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EDITIONS
Tuesday, 2 July, 2002, 20:50 GMT 21:50 UK
Shares dive on accounting worries
Shares traders selling as the markets fell
Accounting scandals have unsettled traders
Shares sank to their lowest closing level for four and half years as US investors remain spooked by the prospect of accounting scandals.

The broad Standard & Poor's 500 Index lost 2.1% to end at its lowest point since January 1998.

The Dow Jones Industrial Average, the main blue-chip index in New York, dropped below 9,000 points for the first time since mid-September 2001, after losing 124 points during the morning's trading.

We're looking for something to turn the market around and there is nothing

Robert Arancio
Lehman Brothers

By the end of the day it had recovered slightly to end down 102 points, or 1.1% at 9,007.

The technology heavy Nasdaq index fell to a five year low for the second day in a row, closing down more than 3% at 1,357.

Vivendi sparks fears

In Europe, persistent rumours over audit troubles at media giant Vivendi Universal piled the pressure on markets, with the FTSE 100 index down 139 points at 4,546 by the close.

France's CAC-40 index, which counts Vivendi among its leading stocks, closed down 162 points at 3,736.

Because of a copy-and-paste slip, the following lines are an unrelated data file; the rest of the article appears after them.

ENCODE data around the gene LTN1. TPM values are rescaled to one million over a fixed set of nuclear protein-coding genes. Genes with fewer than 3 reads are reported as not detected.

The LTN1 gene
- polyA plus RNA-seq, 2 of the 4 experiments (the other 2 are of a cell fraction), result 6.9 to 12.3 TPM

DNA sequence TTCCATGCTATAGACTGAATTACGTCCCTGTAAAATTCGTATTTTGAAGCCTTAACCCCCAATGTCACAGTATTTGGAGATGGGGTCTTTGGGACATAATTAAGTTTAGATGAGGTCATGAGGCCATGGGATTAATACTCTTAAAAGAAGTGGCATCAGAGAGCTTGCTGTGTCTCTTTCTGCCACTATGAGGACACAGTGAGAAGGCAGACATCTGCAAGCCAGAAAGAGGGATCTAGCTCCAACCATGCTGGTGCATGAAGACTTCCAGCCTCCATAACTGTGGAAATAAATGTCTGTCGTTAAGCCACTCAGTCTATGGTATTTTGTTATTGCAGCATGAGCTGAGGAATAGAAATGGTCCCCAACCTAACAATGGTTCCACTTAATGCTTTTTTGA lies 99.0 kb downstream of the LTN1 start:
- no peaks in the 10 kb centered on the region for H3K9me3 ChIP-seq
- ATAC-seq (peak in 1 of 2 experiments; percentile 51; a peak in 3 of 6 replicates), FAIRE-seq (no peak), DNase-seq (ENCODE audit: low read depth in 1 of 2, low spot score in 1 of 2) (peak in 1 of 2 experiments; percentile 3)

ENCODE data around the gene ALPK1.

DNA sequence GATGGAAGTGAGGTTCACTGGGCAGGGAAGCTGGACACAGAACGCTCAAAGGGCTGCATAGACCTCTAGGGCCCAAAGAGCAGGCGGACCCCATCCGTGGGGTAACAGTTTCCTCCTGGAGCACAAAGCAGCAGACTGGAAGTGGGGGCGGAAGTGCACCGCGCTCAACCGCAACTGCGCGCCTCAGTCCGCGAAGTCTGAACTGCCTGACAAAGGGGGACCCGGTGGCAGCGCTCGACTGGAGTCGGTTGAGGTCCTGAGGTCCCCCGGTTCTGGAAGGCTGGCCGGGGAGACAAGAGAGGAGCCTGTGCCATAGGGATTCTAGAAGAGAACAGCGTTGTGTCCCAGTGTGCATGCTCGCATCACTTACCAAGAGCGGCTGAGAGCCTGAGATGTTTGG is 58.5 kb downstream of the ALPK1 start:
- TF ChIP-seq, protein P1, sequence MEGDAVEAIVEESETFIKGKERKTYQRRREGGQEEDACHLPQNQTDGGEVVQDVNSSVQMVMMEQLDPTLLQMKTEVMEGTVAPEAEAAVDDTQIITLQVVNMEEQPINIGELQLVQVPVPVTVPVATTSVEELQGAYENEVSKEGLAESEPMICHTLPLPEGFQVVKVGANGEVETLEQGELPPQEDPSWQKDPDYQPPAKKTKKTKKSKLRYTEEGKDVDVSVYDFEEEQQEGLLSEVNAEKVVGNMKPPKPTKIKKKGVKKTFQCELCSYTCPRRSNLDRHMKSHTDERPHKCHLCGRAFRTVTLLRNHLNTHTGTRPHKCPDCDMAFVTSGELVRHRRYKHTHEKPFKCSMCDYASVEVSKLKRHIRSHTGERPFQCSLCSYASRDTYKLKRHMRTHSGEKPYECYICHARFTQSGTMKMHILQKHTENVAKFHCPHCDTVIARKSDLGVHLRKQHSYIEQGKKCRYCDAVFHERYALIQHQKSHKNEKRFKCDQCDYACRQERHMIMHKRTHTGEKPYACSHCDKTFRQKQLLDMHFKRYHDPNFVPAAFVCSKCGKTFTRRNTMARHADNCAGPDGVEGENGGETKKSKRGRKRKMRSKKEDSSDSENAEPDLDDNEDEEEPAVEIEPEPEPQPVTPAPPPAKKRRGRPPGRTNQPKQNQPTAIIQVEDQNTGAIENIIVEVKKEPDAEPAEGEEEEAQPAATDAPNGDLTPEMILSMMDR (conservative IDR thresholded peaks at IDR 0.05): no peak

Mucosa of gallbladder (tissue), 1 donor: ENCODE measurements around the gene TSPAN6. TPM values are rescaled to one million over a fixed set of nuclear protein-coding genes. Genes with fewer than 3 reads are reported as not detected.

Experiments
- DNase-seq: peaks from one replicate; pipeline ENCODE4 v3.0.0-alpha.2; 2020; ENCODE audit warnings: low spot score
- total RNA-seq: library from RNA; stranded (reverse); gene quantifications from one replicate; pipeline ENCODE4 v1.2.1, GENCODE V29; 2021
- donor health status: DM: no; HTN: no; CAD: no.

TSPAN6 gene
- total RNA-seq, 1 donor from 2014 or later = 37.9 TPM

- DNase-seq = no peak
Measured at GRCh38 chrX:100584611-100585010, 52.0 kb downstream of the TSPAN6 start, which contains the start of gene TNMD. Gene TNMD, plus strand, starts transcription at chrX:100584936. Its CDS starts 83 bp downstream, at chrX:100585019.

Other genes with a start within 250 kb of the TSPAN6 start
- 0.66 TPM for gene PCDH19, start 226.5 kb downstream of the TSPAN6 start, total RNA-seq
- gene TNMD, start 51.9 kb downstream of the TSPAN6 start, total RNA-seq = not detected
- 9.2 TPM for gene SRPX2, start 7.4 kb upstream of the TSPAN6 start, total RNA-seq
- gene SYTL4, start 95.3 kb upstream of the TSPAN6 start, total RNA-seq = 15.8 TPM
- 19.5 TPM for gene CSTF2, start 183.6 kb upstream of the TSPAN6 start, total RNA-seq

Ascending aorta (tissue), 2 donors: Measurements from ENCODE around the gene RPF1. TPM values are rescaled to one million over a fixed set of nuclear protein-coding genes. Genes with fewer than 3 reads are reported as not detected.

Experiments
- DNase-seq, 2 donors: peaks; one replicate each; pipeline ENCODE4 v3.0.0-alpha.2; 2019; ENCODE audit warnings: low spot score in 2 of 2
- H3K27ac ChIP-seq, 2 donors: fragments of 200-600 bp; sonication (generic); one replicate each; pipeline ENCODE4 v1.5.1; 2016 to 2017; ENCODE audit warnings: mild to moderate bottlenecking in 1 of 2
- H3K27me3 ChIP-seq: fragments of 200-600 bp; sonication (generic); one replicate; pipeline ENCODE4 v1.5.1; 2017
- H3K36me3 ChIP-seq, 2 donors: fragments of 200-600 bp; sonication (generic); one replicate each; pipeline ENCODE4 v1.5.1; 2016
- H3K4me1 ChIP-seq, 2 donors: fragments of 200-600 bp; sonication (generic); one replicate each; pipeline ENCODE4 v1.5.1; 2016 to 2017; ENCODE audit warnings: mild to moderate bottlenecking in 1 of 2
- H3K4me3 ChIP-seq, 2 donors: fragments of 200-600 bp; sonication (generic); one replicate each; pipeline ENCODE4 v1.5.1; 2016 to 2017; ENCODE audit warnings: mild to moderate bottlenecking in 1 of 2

Vivendi's shares lost more than one-quarter of their value, hammered also by downgrades from credit-rating agencies.

Tuesday's falls have wiped out modest gains made over the past few days, as traders came to terms with the fall-out from scandals at telecoms firm WorldCom and elsewhere.

Tremors on American markets were somewhat vague, based partly on fears about Vivendi - a major investor in the US - and partly on rumours of terrorist attacks on the 4 July holiday.

A series of warnings from brokerage firms, combined with lacklustre profit announcements by a few smaller companies, contributed to the gloomy mood.

Investors seek safety

"We're still in an environment where you have terrorism, a continual lack of confidence in U.S. corporate balance sheets... and you've got corporate profits that are a problem," said Matthew Johnson, managing director of trading at Lehman Brothers.

"All three of those things are contributing to the sell-off," he added.

Robert Arancio, head of Nasdaq trading for Lehman Brothers, said: "We're in new territory.

"We're looking for something to turn the market around and there is nothing."

Investors now are seeking safe havens, both in the bond markets - where returns are currently outstripping equities - and in non-US assets.

This in turn has battered the dollar, which has lost some 10% of its value against the euro this year.

 WATCH/LISTEN
 ON THIS STORY
Ash Rajan, Prudential Securities in New York
"Uncertainty is the worst killer for Wall Street."
View market data
Launch marketwatch
The Markets: 9:29 UK
FTSE 100 5760.40 -151.7
Dow Jones 11380.99 -119.7
Nasdaq 2243.78 -28.9
FTSE delayed by 15 mins, Dow and Nasdaq by 20 mins
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